KRYK’S NFL WEEK 1 TAKEAWAYS: Maybe playing in the pre-season does matter

NFL’s curtain-raising Sunday produced more funny hiccups than a class of pre-schoolers all guzzling ice-cold pop at recess

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Still think it doesn’t matter if star NFL players play little, or not at all, in the pre-season? Don’t be surprised if Sunday was the beginning of the end of that trend.

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Arguably the hottest NFL player at the end of the 2021 season, Cincinnati Bengals quarterback Joe Burrow, began 2022 making screw-up after screw-up after screw-up. He was a turnover machine. And, justified or not as he recovered from a July 26 appendectomy, he did not take a single snap in a preseason game.

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It was that kind of day on the NFL’s curtain-raising Sunday — which produced more funny hiccups than a class of pre-schoolers all guzzling ice-cold pop at recess.

If you were continually switching between games all afternoon and early evening, or just watching the Red Zone channel, you saw Week 1 of the league’s regular season kick off in earnest with some of the sloppiest offensive stumbles, and most embarrassing kick-team bumbles, we’ve seen in some time.

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To start with, Sunday’s games were rife with quarterbacks (a) as green as May grass, or (b) playing on a new team, or (c) learning a new offence. Most of them, and additionally nearly all veteran stars to boot, were taking either their first in-game snaps of the year, or more than just a handful of token pre-season snaps since last season.

And, boy, did it show. Especially early on. We’ll get to Burrow’s unmatched opening-day blunders in a moment. There were also these:

  • Philadelphia’s first drive of 2022 ended on downs in Detroit territory, after QB Jalen Hurts (who took eight preseason snaps, all on Aug. 12) frantically ran three times for 35 yards, and passed five times without a single completion. Hurts quickly got his act together, in a 38-35 Philly win.
  • Chicago’s first drive vs. San Francisco ended in a quick sack of second-year QB Justin Fields. The Bears’ second drive ended with a quick Fields interception.
  • At halftime, Fields was just 3-of-9 passing for 19 yards, no TDs and a pick. Similarly, Detroit’s Jared Goff (who took 10 pre-season snaps, all on Aug. 12) was an ugly 7-of-15 for 53 yards, no TDs and a pick-six. We’d have surmised that was Aaron Rodgers you just heard laughing at his struggling NFC North QB counterparts, but three hours later, at Minnesota, the Green Bay passer — the NFL’s two-time defending MVP — had no less putrid a start, completing 8-of-15 for 76 yards, no TDs and a pick by halftime. He was little better thereafter.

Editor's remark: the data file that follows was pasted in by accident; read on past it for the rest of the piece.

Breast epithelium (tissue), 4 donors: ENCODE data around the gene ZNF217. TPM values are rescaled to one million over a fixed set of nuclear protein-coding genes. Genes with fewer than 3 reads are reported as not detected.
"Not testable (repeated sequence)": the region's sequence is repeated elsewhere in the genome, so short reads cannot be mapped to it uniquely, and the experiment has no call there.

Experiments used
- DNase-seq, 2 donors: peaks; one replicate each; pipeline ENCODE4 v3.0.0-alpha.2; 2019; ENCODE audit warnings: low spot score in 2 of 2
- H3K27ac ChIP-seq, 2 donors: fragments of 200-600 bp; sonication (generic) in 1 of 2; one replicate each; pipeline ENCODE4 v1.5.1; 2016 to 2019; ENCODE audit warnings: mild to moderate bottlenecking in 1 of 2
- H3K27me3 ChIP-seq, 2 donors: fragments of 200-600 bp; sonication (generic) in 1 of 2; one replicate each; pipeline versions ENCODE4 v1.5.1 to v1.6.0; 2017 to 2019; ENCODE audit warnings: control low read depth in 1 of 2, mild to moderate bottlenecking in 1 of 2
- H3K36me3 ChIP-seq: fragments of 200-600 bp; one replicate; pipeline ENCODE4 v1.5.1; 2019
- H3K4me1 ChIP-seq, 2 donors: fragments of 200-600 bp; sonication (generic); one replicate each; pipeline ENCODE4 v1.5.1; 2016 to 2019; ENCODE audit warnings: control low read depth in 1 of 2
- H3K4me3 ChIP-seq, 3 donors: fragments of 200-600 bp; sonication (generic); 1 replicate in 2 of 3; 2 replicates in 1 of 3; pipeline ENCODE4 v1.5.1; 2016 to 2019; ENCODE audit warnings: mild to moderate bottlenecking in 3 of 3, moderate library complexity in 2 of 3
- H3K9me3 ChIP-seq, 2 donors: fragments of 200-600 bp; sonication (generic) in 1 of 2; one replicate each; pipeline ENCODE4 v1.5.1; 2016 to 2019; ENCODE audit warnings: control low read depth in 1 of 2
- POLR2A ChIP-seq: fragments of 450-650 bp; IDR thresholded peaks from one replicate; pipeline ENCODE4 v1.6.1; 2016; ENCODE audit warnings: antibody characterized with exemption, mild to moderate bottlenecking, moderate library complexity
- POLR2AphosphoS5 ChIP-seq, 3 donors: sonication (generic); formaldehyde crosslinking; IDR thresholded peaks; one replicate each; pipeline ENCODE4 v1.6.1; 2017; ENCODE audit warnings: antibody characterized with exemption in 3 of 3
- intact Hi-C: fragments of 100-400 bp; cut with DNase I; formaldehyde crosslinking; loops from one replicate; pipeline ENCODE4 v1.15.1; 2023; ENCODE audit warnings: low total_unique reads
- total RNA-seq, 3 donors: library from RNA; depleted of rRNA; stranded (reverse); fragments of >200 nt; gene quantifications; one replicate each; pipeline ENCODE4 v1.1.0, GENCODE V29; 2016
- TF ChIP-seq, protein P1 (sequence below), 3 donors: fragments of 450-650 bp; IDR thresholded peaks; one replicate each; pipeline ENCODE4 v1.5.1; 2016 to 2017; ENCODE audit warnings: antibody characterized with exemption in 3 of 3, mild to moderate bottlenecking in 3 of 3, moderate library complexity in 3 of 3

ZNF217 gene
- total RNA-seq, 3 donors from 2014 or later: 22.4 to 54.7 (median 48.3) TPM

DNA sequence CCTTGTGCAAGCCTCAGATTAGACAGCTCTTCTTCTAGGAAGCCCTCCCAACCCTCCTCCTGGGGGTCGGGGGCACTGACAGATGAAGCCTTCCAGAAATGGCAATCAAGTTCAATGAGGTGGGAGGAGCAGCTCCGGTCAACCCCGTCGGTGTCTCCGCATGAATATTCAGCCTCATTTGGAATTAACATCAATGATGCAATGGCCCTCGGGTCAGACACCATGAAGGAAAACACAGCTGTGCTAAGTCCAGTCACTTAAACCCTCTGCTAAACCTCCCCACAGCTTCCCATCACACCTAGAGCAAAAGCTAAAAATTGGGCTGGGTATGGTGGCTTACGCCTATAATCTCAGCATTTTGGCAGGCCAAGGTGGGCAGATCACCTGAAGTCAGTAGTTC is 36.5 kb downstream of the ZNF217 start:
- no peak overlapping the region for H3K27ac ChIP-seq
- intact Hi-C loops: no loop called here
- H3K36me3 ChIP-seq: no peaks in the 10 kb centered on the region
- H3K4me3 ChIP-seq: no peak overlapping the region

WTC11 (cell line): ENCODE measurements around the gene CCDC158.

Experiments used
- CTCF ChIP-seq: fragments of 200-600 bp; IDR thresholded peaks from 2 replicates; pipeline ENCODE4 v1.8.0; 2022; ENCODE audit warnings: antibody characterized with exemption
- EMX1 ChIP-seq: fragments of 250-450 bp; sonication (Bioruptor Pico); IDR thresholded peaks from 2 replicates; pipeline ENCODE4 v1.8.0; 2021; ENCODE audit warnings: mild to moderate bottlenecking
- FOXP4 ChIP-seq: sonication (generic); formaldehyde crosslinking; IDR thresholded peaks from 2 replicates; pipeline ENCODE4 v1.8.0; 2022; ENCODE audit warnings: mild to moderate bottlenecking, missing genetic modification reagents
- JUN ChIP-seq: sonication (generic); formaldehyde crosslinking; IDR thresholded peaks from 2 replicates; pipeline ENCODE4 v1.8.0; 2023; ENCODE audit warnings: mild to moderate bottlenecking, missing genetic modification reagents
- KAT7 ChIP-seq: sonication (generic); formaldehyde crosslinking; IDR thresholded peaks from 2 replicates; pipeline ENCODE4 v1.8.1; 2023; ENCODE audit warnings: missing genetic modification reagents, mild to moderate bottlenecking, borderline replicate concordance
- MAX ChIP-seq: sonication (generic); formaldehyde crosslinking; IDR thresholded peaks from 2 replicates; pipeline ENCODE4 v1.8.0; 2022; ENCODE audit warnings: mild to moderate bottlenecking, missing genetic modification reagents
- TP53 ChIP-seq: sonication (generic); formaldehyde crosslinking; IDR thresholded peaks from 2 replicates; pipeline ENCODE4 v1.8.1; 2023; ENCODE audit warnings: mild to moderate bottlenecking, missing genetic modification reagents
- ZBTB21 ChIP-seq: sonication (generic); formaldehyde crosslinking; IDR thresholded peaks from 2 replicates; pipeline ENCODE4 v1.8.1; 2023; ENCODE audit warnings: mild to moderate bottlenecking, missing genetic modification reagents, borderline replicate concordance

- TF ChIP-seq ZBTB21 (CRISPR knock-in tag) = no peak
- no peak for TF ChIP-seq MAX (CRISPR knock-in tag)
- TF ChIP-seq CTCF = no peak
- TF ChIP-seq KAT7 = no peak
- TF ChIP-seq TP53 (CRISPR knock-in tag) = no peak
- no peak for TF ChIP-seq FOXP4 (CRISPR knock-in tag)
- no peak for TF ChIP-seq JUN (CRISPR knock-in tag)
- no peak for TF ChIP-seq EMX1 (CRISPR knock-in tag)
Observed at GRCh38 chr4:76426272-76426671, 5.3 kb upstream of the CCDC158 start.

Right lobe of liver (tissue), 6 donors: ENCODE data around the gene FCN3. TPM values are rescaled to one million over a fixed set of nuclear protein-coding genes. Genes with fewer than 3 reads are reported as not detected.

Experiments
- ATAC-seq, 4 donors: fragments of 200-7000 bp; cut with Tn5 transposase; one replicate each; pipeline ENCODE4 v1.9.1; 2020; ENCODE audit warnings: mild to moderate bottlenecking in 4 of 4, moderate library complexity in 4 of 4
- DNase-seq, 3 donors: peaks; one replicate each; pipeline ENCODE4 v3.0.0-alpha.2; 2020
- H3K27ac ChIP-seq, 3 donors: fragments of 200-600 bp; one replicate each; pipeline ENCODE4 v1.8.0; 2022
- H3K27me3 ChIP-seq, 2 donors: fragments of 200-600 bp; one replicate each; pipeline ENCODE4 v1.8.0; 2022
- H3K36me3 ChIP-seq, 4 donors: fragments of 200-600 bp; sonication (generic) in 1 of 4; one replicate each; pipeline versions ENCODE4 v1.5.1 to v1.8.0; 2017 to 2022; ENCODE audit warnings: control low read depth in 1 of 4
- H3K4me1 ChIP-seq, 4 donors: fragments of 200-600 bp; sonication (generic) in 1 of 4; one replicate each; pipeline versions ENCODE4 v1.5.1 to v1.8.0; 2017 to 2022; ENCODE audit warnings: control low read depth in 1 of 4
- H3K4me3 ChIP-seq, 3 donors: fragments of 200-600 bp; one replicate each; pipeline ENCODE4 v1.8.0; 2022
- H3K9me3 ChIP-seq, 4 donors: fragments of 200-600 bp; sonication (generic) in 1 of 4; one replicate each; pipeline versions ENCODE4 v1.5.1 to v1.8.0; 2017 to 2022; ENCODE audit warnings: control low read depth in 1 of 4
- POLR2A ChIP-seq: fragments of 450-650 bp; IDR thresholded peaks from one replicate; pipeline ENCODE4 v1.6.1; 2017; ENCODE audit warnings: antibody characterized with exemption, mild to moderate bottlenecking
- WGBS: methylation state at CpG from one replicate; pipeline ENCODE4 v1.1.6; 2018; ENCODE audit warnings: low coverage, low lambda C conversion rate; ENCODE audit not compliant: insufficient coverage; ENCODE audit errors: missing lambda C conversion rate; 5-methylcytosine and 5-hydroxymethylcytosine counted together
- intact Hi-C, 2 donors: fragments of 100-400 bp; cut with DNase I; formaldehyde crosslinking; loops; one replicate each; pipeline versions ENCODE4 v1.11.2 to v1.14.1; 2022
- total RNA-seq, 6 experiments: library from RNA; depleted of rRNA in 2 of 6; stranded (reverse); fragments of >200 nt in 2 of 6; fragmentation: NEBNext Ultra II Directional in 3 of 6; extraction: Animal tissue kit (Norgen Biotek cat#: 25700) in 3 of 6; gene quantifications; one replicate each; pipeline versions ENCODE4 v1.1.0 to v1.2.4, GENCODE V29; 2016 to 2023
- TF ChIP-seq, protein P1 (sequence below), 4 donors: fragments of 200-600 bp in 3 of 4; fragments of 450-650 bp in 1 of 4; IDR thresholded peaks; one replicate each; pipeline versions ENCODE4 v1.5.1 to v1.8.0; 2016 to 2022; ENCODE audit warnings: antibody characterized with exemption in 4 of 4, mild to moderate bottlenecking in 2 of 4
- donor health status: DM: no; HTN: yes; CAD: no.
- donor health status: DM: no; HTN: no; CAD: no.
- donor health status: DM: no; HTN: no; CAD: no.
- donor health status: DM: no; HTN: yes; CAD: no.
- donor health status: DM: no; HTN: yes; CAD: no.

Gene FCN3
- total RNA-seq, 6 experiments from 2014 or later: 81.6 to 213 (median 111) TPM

• After New Orleans’ first two possessions at Atlanta, starting QB Saints Jameis Winston (who took 11 pre-season snaps, all on Aug. 26) had accounted for just 10 total yards (six rushing, four passing). Meanwhile gadget-guy Taysom Hill, on a few direct snaps, had accounted for 58 more, plus a TD, all on the ground, in an eventual 27-26 New Orleans win.
  • Carolina and Cleveland combined for 72 whole yards of offence in a scoreless first quarter in Charlotte — which included only seven pass yards from Baker Mayfield (who took 37 pre-season snaps just weeks after being traded) in his Panthers debut, and 25 pass yards from Jacoby Brissett (who sat out two of three preseason games) in his debut with the Browns.
  • QB Matt Ryan, in his Colts debut after 14 seasons in Atlanta, completed lots of passes (14-of-19) for lots of yards (141) in a terrible first half for Indianapolis at Houston, but for no touchdowns and one interception, as his team trailed at halftime, 10-3, and later 20-3 after three quarter. This, before Ryan (who took 33 snaps in the preseason) rallied his new team to a 20-20 tie, following a scoreless overtime.

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The sub-standard play out of the gates wasn’t limited to the passers:

  • San Fran’s WR/RB marvel, Deebo Samuel, fumbled away his first carry of 2022 inside the Chicago 10-yard line. That came back to haunt the 49ers, who blew a 10-0 halftime lead in a soggy, offensively unpromising 19-10 loss.
  • At halftime, Panthers RB Christian McCaffrey (who did not play in the pre-season, after missing most of last season) had five first-half touches (three runs, two catches) for just 11 yards.
  • The first doink on a field-goal attempt came from New Orleans’ Wil Lutz, who hit the left upright on a 44-yarder.
  • The second doink came from Jacksonville’s Riley Patterson, who hit the right upright on a 37-yarder. And the doinks didn’t decist then.
  • The New York Giants’ botched an extra point when the ball fired right through the holder’s hands.
  • The Tennessee Titans would have defeated the Giants on the game’s last play, but Randy Bullock hooked his 47-yard field goal wide left.

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As well, there were a slew of dropped easy passes in game after game (especially by Goff’s Lions receivers), embarrassing missed tackles, blown big leads, and strange play-calling by coaches.

Yes, many of the above players — passers included — got their shoot together eventually. But the slow starts were costly.

All of which seemed to be summarized, and concentrated, in the wild Bengals-Steelers game.

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Late last season, the Cincinnati Bengals somehow kept winning right up to Super Bowl LVI, despite Joe Burrow getting sacked all the time. Like, all the time.